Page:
About the year 1768, we hear of the commotions excited by the election of John Wilkes for Middlesex; he seems to have been an unsettled violent sort of man ;-but we need not trouble ourselves about him now.
In the same year, the Royal Academy in London was established by the king, to encourage skill and diligence among artists : and there is still a great shew of pictures exhibited by them every year at Somerset House.
You have often heard of Captain Cook; it was in this year that he set out on his voyage round the world. You know that the world is roundlike an orange-so that if a person sets off in one direction, and goes straight forward, he will come, in time, to the place from which he set off. Captain Cook finished his voyage round the world in about three years.
In 1772 he made another voyage and returned in 1775. About this time the first battle was fought between the English and the Americans. By this war we lost much of our power in America. I believe, however, we are quite as well without it. In the year 1776, the Americans declared themselves independent of the crown of England. General Washington was the great commander of the American army. In the year. 1778, the French joined the Americans against the English. About this time died the Earl of Chatham, who had been for many years a man of great weight and impor. tance in the state. He was the father of Mr. Pitt, whom we all so well remember.
Letter from a Father to his Son: 131 About the year 1779 the Spaniards acknowledged the independence of America, and joined them against us, so that we had to fight against France, and Spain, and America all at the same time. In this year Captain Cook, in his third voyage, was killed by the native savages of Owhghee, an island in the Pacific Ocean. - You have often heard me talk of the riots in the year 1780, which happened when I was a boy. The mob was supposed to have been collected together and encouraged by Lord George Gordon, in opposition to the parliament, for having granted some indulgencies to the Roman Catholics. This mob pulled down all the Romish Chapels in and about London; they also burned the prisons of Newgate, the Fleet, and the King's Bench, and many private houses besides; and they would probably have demolished the Bank, if they had not been stopped by the volunteers of the city of London and some regular troops which'were called in. About two hundred of the rioters were killed or wounded. Lord George Gordon was tried for this, but was acquitted, as it could not be "proved that he had encouraged the mob to any of their sayage violence.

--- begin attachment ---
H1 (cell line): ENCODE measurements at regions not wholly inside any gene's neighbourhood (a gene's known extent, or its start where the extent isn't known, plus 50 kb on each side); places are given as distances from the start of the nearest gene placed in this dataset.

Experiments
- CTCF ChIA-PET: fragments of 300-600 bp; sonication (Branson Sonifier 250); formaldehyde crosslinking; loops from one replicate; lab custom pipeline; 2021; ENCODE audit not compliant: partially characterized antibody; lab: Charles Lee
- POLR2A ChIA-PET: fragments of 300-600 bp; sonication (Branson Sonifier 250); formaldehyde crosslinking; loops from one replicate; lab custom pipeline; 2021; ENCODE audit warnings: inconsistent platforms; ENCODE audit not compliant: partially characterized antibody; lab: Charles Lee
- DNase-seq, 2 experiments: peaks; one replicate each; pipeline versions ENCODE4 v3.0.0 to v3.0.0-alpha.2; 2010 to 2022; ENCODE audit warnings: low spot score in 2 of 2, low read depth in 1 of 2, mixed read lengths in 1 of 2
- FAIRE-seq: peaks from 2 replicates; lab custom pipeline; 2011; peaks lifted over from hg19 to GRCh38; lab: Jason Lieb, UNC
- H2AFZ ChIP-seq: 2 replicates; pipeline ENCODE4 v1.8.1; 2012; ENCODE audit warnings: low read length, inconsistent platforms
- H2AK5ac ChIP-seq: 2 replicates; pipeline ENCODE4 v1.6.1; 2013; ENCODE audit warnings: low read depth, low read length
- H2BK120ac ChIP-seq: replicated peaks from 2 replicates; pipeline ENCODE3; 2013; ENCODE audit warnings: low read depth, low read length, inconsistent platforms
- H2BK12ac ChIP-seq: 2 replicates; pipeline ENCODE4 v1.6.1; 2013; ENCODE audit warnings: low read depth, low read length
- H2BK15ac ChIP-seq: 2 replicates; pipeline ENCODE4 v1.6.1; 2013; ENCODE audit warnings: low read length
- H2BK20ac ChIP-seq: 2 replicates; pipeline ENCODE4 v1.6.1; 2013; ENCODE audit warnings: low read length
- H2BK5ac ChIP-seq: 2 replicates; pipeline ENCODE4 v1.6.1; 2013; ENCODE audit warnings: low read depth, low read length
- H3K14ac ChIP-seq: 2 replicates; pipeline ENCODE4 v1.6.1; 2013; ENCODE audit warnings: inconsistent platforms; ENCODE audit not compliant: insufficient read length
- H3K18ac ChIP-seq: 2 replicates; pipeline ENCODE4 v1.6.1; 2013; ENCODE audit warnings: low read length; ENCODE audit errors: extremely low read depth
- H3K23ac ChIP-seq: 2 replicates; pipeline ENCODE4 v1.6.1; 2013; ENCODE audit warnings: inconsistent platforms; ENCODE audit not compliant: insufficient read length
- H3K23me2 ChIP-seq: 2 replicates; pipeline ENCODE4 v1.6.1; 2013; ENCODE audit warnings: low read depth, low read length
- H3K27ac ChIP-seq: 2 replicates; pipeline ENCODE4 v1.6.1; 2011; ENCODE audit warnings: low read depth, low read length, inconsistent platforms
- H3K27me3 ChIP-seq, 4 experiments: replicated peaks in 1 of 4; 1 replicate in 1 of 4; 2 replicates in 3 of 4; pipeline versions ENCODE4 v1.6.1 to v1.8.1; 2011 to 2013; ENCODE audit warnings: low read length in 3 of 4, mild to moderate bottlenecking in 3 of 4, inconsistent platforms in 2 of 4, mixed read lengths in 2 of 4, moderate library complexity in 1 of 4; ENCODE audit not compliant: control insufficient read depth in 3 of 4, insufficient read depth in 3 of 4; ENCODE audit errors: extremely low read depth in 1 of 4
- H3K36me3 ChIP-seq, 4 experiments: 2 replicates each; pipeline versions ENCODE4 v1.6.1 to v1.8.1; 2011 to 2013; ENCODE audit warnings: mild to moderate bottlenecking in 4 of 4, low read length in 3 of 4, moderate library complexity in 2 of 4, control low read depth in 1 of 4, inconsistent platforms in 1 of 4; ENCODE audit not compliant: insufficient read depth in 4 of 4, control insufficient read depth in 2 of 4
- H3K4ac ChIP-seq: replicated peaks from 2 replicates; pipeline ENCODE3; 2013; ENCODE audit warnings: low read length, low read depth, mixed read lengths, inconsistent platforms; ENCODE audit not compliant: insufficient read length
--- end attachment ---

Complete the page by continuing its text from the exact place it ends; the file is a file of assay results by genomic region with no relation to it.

In the year 1782; Admiral Rodney rose to great fame; he gained a great victory over the French by sea, and was made a Lord, as a reward for his courage and success. In America things went badly with us,
I think I have already told you something about Gibraltar. You know that it lies just at the south point of Spain, and that it has long been in possession of the English. The Spaniards, we may be sure, do not much like us to have this place, and, about the time we are writing of, they tried to take it from us; but they could not manage it, for Geperal Elliot, the Governor, with his boldness and his red-hot balls, put an end to all their attempts.